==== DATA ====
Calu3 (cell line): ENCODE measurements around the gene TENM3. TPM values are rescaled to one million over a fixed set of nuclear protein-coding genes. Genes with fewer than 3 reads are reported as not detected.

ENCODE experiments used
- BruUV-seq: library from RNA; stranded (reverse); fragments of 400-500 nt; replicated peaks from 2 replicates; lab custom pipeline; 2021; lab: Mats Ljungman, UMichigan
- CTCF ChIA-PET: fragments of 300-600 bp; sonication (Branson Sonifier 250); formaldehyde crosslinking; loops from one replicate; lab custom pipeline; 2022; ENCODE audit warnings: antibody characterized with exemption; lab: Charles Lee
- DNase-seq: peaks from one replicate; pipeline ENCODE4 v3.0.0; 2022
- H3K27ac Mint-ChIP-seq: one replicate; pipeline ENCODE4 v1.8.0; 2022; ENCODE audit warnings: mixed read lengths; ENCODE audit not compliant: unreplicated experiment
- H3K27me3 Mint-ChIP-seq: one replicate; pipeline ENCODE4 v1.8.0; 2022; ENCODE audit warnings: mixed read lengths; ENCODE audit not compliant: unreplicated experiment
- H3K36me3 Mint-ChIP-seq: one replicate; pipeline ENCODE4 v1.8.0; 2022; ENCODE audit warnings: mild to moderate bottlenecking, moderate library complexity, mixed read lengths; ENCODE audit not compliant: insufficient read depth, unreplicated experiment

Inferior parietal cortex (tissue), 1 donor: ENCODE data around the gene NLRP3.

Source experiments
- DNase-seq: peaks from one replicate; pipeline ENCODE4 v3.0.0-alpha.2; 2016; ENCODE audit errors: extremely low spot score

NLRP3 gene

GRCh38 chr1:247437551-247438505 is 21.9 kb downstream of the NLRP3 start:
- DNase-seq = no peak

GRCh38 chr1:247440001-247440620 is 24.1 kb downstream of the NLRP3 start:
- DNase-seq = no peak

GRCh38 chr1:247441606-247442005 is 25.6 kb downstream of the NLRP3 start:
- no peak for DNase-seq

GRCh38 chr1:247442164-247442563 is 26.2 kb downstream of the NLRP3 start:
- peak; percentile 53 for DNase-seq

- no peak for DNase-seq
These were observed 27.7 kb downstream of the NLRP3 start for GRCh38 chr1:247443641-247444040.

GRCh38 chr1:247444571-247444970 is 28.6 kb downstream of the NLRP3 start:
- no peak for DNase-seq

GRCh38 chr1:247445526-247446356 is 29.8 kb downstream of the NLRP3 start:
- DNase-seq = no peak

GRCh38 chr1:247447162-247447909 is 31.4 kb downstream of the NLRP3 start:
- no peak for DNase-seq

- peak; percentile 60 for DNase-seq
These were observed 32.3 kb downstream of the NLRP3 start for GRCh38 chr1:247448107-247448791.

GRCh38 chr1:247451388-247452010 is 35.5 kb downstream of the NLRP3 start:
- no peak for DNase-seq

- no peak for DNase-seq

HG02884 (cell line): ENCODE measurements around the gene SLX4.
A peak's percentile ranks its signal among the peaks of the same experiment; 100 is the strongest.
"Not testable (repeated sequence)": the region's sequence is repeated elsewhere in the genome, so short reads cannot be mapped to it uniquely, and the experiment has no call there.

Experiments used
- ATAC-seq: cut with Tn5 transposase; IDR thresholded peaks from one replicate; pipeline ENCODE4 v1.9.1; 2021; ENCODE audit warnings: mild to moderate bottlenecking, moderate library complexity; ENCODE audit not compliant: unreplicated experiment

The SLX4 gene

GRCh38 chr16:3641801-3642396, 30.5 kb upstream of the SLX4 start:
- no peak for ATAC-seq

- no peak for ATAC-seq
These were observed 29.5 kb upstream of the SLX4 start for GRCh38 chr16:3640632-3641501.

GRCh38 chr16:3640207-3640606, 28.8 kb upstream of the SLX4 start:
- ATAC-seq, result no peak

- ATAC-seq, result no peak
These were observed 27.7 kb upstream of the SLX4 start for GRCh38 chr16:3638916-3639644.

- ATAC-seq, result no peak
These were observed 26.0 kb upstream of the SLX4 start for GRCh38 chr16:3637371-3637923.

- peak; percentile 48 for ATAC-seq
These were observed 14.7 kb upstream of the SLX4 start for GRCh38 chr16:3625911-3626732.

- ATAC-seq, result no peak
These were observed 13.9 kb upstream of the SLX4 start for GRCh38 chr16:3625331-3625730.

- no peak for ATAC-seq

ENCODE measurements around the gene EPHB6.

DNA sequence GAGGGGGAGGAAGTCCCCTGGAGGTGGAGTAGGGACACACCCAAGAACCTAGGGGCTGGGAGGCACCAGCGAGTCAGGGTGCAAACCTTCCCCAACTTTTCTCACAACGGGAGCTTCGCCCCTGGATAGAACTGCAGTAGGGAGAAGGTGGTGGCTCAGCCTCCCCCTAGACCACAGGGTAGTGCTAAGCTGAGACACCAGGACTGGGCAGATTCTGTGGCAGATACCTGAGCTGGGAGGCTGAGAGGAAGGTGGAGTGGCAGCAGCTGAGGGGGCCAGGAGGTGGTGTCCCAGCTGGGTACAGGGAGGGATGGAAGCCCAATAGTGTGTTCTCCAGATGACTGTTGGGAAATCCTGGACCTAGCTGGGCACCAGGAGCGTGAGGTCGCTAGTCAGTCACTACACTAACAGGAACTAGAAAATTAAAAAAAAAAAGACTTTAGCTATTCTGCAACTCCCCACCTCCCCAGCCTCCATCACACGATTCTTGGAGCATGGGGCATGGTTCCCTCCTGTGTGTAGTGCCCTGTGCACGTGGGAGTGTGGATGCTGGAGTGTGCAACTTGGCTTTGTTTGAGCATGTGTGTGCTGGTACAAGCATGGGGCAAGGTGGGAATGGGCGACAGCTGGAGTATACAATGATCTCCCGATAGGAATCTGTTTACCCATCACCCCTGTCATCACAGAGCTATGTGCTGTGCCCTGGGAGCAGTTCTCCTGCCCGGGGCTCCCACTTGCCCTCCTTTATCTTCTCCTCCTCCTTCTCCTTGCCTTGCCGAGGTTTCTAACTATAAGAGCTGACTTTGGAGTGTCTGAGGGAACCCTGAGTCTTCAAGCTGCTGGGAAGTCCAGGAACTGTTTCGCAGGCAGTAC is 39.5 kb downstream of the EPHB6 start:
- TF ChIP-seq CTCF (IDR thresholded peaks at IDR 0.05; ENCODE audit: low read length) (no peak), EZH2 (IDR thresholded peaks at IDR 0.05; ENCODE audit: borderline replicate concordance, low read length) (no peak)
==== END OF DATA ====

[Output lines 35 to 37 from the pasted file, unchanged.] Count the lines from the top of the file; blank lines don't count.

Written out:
A peak's percentile ranks its signal among the peaks of the same experiment; 100 is the strongest.
"Not testable (repeated sequence)": the region's sequence is repeated elsewhere in the genome, so short reads cannot be mapped to it uniquely, and the experiment has no call there.

Experiments used